Don't miss




Fields of despair: Suicide plagues French farmers

Read more


Was Tanzanian billionaire's kidnapping 'a political warning'?

Read more


OAS chief urges ICC to open formal probe into Venezuela crimes

Read more


Down syndrome in France: 'People are ready for inclusion, institutions must catch up'

Read more


Who is still going to Saudi Arabia's investment conference?

Read more


Cameroon's Paul Biya wins seventh term in poll marred by low turnout

Read more

#THE 51%

The Gender Divide: Record number of women running in US midterms

Read more


The Nativist: Trump warns of migrant 'emergency' ahead of midterms

Read more


Prominent Iraqi women in danger

Read more


Finance Minister Lagarde gives red card to Cantona over bank plan

Text by Marc DAOU

Latest update : 2010-12-02

French Finance Minister Christine Lagarde gave former football star Eric Cantona a red card on Wednesday, asserting that people should not follow his advice to empty their bank accounts on December 7 so that “the system collapses”.

“To each his own”, French Finance Minister Christine Lagarde said at a press conference Wednesday, referring to former French footballer Eric Cantona. “Some people play football magnificently, whereas I wouldn’t dare try. I think that people should stick to their areas of expertise”.

Lagarde’s shot at Cantona was a reaction to a YouTube video of an interview with the football legend from last month. In the interview, Cantona said that millions of people should start a revolution by withdrawing all of their money from their banks.

The buzz created by Cantona’s statement was visibly a sore spot for Lagarde, who added: “I think that a great football player or movie star should not intervene in the financial or economic domain, especially when he doesn’t fully grasp the fundamentals”.

Cantona’s call to action

The incident that led a top figure of President Nicolas Sarkozy’s cabinet to take on the former “King” of Manchester United occurred in early October, as the French government faced mass protest against a pension reform that raised the minimum retirement age from 60 to 62. During a filmed interview with French regional daily newspaper Presse Océan, Cantona said: “The system is built on the power of banks. So it can be destroyed by banks. Instead of having three million people protesting in the streets, they should go to the bank and take out all their money so the banks collapse”.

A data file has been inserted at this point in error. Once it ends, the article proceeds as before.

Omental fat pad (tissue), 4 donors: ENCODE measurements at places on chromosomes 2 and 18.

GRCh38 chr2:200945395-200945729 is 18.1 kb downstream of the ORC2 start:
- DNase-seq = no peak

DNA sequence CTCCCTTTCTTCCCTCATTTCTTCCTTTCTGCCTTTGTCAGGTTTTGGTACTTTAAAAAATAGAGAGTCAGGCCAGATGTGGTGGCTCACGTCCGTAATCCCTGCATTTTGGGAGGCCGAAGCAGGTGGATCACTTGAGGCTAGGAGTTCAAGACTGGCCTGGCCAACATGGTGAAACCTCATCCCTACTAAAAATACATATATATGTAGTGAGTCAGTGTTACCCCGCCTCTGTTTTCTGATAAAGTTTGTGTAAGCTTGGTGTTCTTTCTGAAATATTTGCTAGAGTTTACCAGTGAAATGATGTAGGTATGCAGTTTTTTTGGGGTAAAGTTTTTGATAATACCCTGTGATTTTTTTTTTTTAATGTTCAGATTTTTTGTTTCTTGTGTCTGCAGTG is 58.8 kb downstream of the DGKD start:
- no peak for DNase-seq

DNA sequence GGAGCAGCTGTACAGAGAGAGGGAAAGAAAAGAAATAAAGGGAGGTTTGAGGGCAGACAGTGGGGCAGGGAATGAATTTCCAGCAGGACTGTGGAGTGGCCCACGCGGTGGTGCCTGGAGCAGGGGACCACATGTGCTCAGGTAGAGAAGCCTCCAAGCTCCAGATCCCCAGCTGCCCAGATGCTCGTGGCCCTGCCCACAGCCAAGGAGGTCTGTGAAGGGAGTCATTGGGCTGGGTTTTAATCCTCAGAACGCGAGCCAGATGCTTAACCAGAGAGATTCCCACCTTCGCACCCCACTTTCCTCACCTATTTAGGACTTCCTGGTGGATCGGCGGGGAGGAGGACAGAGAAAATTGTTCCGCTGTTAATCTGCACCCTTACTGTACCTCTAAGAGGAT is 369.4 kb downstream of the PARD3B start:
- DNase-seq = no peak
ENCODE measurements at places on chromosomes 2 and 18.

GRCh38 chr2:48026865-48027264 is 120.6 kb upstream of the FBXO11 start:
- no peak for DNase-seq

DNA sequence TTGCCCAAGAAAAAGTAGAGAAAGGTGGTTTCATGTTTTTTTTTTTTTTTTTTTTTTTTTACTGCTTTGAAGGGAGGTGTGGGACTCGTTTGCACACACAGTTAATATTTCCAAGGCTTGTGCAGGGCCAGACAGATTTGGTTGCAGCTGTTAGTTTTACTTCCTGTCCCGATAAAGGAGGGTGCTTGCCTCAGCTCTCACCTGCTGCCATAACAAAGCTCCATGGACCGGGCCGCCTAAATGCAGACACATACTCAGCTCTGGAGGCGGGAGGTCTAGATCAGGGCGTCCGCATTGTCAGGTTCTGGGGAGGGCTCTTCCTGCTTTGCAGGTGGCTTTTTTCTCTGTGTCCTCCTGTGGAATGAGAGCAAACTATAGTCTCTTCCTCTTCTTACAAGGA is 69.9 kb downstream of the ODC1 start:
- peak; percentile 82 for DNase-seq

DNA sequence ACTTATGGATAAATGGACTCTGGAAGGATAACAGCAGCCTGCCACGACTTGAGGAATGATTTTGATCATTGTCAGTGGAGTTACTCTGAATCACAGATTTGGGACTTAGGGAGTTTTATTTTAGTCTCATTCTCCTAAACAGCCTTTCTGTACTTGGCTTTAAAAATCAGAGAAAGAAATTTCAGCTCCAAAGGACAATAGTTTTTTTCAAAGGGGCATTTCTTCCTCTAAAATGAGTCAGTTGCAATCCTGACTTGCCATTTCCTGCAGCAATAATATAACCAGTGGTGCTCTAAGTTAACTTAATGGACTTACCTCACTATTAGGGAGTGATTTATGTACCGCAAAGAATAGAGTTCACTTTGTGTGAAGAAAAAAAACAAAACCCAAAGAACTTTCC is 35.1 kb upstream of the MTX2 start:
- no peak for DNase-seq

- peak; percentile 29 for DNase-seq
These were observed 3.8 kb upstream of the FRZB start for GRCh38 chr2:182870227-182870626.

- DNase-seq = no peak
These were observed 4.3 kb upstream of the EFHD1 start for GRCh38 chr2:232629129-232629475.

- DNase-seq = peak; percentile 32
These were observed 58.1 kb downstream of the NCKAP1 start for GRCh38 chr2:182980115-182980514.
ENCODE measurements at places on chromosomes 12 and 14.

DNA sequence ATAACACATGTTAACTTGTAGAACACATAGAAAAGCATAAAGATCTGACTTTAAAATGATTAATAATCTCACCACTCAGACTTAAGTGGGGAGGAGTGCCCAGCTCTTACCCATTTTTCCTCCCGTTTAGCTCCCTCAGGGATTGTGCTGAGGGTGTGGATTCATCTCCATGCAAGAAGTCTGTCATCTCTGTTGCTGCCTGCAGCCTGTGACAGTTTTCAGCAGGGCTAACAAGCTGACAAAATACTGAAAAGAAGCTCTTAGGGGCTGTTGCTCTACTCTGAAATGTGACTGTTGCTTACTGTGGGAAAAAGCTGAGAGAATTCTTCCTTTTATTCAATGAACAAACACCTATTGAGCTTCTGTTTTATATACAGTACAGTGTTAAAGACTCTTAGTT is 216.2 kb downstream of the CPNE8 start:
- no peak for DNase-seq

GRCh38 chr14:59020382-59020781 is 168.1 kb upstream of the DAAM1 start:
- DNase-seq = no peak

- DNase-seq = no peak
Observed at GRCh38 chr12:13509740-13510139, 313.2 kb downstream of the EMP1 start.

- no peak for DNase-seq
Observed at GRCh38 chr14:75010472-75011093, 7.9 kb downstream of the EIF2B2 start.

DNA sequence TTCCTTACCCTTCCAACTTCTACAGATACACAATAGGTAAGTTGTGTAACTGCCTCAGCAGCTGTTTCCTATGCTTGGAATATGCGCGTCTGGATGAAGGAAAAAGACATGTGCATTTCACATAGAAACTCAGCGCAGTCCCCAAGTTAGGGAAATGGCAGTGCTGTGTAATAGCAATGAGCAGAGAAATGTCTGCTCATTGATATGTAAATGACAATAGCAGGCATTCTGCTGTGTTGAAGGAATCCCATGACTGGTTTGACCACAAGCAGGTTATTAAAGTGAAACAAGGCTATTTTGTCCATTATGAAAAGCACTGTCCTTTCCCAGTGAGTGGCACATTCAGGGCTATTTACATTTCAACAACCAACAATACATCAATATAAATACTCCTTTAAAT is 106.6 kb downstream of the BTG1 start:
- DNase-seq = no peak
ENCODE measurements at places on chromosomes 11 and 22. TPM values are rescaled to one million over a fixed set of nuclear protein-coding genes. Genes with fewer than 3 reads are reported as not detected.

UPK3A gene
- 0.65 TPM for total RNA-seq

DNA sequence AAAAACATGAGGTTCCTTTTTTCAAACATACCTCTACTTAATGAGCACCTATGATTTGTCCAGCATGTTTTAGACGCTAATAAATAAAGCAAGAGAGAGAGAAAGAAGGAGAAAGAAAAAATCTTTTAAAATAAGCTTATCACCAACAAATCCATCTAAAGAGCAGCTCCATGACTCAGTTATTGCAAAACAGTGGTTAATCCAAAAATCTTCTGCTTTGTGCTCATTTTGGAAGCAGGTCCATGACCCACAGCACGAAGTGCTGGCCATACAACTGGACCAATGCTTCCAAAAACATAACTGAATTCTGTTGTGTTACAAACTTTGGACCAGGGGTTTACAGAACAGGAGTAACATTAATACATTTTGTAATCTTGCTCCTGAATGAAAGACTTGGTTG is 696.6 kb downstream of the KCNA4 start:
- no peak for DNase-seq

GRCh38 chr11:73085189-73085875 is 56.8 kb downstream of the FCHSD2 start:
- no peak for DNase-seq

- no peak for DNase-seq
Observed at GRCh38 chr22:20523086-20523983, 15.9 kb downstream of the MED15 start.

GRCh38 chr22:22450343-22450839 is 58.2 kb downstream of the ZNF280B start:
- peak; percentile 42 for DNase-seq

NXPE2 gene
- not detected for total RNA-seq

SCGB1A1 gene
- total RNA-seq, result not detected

Cantona’s idea might have gone unnoticed if it weren’t for the surge of online buzz that followed it, with YouTube, Twitter, Facebook, and the blogosphere all publishing the video. A French Facebook group called “Revolution! December 7 we will all withdraw our money from the banks!” has already attracted more than 50,000 followers. The creators of the group wrote: “We thank football player Eric Cantona for having given us this idea. We have taken it seriously. The die is cast. The future will tell isf we were right”. They also launched a Web site,, available in seven languages in order to give their initiative an international dimension.

Conscious of the excitement generated by what he called his “revolution without weapons or blood”, Cantona – who has become an film and stage actor since retiring from football – addressed the matter once more in late November: “I have noticed, like everyone else, this strange solidarity that is in the process of emerging, so, yes, on December 7 I will be at the bank”, Cantona told French daily Libération.

Other than Christine Lagarde and the banks, certain newspaper editorialists have also criticized Cantona’s initiative, which financial analysts say will likely have no effect on the economy. On Thursday, Jacques Camus, of French regional daily “La République du Centre”, denounced the “crusade” led by a “Che in football cleats”. According to Camus, Cantona, “who owes his fortune to the extreme lucrativeness of English football”, should “admit that the average fellow does not have as big a nest egg as he does to hoard away”.

Date created : 2010-12-02